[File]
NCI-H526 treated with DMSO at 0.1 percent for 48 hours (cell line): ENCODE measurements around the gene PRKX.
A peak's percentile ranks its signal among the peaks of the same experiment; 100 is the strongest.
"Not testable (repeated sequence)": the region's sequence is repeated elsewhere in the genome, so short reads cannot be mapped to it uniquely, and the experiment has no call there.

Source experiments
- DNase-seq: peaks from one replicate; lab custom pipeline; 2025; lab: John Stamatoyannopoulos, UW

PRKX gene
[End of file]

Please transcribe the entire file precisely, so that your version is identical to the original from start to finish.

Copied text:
NCI-H526 treated with DMSO at 0.1 percent for 48 hours (cell line): ENCODE measurements around the gene PRKX.
A peak's percentile ranks its signal among the peaks of the same experiment; 100 is the strongest.
"Not testable (repeated sequence)": the region's sequence is repeated elsewhere in the genome, so short reads cannot be mapped to it uniquely, and the experiment has no call there.

Source experiments
- DNase-seq: peaks from one replicate; lab custom pipeline; 2025; lab: John Stamatoyannopoulos, UW

PRKX gene